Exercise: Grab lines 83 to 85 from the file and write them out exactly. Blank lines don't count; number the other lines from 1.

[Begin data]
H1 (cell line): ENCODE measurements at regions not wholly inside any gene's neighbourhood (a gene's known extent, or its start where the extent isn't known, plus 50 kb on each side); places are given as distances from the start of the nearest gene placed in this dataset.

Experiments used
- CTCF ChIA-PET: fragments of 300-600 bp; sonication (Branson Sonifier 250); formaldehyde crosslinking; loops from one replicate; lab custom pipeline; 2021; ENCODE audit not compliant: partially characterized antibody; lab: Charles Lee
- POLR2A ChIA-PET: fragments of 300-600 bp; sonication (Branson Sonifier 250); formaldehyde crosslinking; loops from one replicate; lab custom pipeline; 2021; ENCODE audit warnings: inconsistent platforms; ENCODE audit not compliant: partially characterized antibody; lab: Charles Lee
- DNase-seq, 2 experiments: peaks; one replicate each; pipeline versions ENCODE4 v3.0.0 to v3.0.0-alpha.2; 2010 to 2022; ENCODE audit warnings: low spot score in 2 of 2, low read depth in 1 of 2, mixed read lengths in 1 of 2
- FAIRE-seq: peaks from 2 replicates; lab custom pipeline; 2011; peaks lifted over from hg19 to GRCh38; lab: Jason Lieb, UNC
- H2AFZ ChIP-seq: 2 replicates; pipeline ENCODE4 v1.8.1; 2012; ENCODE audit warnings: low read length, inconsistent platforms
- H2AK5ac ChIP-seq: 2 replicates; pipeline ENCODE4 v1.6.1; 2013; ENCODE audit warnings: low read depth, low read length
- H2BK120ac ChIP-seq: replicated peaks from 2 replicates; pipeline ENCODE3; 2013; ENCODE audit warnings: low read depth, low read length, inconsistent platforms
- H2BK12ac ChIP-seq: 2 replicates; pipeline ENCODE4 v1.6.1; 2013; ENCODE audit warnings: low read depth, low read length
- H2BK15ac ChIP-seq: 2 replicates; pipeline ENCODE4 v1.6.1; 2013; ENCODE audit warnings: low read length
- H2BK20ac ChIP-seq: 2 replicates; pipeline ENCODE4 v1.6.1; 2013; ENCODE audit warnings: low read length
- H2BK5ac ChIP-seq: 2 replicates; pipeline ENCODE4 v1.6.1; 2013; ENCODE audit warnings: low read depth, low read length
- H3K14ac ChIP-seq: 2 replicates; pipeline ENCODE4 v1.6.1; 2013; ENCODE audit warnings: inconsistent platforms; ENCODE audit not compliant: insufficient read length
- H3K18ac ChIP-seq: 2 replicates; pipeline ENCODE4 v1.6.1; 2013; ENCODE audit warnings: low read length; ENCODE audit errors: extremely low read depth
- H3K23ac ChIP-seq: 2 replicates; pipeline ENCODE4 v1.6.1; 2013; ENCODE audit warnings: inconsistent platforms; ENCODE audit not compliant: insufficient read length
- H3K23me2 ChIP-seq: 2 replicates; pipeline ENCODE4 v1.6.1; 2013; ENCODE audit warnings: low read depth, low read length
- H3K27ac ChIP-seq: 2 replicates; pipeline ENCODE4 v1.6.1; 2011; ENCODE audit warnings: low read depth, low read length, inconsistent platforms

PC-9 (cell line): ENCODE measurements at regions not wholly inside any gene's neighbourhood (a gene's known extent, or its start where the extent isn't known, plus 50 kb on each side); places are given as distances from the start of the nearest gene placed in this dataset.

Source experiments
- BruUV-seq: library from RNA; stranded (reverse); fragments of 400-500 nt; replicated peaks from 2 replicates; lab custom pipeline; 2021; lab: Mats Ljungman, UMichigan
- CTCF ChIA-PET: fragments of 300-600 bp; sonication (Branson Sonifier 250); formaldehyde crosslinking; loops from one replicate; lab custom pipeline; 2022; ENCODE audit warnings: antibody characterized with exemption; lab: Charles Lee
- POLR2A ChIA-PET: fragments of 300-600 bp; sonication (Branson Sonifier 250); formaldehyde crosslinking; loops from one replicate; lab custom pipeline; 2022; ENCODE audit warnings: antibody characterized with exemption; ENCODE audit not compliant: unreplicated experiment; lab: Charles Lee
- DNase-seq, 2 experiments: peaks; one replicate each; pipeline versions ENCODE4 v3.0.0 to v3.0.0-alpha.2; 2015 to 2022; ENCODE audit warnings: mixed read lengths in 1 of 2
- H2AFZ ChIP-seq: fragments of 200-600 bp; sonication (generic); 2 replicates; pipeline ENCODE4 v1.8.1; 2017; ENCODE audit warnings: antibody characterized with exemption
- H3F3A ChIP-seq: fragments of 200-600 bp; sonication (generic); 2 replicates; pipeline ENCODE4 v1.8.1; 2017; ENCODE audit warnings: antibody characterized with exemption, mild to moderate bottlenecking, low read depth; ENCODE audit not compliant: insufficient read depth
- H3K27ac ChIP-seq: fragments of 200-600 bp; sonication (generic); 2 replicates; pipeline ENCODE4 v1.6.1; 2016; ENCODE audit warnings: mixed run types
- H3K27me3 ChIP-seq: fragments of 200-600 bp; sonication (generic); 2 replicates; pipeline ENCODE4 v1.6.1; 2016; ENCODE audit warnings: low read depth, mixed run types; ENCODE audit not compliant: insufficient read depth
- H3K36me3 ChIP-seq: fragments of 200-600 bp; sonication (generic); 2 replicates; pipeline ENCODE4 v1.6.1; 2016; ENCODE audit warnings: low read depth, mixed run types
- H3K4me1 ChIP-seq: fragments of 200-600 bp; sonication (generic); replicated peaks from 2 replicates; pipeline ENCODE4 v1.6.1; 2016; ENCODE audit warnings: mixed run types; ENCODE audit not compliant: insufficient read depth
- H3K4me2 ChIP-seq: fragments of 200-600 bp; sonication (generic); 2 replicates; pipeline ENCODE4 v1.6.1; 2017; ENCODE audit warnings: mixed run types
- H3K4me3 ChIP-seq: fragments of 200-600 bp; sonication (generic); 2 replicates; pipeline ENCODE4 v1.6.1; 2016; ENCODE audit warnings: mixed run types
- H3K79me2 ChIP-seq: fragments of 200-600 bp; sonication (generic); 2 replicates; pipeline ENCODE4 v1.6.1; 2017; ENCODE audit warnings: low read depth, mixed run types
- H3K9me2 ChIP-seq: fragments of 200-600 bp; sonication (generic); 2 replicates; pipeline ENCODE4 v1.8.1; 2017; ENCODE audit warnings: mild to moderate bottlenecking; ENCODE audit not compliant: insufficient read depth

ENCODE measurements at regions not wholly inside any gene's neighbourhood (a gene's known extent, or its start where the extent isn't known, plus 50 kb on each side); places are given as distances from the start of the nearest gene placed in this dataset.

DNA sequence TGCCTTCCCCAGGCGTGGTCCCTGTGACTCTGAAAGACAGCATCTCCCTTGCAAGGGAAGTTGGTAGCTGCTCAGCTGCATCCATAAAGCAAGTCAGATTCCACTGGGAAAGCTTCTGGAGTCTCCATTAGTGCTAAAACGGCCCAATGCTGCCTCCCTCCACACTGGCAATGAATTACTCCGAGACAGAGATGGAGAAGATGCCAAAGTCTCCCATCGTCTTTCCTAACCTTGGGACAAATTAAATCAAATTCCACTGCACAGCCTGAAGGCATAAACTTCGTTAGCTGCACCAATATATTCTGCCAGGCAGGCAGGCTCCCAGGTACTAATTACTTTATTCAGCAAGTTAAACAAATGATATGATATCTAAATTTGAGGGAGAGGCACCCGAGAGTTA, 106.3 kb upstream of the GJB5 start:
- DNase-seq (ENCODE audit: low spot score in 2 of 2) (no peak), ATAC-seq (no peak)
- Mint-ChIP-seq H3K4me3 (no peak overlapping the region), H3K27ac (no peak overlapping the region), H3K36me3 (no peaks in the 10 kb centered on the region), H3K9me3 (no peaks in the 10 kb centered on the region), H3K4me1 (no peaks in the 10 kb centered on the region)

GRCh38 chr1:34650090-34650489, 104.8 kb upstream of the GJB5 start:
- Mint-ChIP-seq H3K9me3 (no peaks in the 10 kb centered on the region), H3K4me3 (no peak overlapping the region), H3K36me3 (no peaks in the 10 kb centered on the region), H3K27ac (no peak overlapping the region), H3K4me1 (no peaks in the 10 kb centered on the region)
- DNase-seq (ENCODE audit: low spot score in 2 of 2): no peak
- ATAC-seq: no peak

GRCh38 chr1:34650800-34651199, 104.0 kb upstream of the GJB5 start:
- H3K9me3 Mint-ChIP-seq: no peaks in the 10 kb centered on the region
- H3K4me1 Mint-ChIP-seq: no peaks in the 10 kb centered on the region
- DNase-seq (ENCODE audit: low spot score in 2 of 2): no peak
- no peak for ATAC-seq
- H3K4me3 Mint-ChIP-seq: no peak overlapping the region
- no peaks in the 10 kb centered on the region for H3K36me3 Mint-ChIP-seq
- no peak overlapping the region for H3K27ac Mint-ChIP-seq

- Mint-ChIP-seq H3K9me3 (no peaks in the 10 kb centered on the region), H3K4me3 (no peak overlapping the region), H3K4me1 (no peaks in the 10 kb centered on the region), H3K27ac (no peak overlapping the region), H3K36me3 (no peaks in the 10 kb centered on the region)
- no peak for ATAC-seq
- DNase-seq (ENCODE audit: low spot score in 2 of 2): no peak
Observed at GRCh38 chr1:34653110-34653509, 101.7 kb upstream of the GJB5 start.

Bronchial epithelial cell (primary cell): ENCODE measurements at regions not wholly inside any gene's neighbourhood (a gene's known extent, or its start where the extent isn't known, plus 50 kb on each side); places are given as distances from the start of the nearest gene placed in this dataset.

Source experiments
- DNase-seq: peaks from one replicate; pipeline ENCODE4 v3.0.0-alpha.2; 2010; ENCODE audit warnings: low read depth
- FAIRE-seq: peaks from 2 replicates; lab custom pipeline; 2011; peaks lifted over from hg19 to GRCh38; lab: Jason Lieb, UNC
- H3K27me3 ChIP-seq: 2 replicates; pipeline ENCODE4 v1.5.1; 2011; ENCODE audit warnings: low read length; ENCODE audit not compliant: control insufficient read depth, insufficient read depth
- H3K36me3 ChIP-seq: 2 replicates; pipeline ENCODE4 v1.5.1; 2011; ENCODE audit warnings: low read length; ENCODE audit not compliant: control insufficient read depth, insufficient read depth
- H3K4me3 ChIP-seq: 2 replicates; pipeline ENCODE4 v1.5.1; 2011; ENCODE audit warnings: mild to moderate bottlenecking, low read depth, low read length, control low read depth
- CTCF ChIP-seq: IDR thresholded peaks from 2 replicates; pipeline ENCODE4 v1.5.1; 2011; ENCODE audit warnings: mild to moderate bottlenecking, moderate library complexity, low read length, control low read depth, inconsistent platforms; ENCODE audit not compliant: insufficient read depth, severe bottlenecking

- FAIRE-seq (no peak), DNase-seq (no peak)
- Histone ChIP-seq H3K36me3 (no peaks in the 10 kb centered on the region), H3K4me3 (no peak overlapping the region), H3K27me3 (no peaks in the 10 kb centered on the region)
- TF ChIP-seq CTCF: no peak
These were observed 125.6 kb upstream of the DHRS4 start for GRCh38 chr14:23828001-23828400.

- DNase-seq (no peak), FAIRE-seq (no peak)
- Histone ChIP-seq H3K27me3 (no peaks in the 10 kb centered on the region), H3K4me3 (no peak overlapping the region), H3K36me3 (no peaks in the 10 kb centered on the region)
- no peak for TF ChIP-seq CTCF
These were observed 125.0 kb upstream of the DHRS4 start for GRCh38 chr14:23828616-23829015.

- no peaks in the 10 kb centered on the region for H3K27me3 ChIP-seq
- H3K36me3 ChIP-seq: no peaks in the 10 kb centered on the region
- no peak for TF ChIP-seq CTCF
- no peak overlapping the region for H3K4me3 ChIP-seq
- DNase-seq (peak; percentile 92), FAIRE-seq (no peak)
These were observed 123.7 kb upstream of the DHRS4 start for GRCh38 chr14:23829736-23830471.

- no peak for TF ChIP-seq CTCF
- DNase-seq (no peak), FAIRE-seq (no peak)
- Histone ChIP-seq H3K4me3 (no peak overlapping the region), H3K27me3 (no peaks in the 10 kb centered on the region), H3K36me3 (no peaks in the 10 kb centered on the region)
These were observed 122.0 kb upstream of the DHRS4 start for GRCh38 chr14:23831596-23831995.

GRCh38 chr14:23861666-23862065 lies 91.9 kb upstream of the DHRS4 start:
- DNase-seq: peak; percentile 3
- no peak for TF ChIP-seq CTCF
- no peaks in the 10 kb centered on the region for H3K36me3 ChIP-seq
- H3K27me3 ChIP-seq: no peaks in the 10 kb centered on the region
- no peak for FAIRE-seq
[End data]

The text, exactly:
- no peak for TF ChIP-seq CTCF
- no peaks in the 10 kb centered on the region for H3K36me3 ChIP-seq
- H3K27me3 ChIP-seq: no peaks in the 10 kb centered on the region